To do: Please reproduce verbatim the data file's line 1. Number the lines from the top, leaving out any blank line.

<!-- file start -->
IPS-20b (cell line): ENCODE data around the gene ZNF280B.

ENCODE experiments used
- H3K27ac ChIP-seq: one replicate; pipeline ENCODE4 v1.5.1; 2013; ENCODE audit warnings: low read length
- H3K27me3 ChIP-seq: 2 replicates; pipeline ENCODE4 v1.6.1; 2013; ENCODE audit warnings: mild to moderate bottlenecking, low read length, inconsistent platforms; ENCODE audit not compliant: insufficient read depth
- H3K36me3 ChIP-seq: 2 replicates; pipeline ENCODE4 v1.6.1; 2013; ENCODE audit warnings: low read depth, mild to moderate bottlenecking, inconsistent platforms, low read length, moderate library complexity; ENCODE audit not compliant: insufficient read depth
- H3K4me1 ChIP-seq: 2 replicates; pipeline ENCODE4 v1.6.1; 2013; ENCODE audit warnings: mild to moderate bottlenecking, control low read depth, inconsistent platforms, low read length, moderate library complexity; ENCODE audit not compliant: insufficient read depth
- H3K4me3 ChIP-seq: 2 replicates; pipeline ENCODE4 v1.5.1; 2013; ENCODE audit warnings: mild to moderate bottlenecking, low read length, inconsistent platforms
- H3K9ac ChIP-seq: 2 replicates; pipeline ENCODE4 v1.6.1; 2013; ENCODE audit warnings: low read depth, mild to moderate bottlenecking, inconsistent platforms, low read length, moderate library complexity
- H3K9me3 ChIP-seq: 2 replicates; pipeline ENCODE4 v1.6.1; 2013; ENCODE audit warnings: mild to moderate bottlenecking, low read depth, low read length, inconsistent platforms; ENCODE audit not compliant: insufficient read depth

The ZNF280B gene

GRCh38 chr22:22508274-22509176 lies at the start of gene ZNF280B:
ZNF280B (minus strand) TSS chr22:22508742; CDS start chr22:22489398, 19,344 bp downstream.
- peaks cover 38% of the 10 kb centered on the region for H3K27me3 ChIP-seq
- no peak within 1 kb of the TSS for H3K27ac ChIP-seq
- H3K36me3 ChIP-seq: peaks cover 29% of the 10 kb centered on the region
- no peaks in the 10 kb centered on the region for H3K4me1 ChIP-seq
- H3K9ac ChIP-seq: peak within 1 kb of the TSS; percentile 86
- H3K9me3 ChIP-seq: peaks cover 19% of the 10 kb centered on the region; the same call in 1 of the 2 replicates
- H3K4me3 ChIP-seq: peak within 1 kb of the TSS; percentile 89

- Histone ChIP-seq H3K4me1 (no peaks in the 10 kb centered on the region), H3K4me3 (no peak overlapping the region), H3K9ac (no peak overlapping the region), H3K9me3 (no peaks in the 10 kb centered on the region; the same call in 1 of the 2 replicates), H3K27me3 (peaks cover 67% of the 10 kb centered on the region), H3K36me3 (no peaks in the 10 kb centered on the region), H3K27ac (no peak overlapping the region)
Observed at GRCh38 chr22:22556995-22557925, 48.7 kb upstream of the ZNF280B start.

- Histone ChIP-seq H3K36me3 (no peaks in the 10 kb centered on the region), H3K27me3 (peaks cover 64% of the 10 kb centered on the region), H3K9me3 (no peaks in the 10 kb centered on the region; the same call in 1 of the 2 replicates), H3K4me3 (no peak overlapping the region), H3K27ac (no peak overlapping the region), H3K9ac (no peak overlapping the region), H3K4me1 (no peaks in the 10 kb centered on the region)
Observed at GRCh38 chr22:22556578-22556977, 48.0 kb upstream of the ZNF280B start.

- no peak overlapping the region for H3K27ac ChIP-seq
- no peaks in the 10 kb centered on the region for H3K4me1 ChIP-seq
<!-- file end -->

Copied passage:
IPS-20b (cell line): ENCODE data around the gene ZNF280B.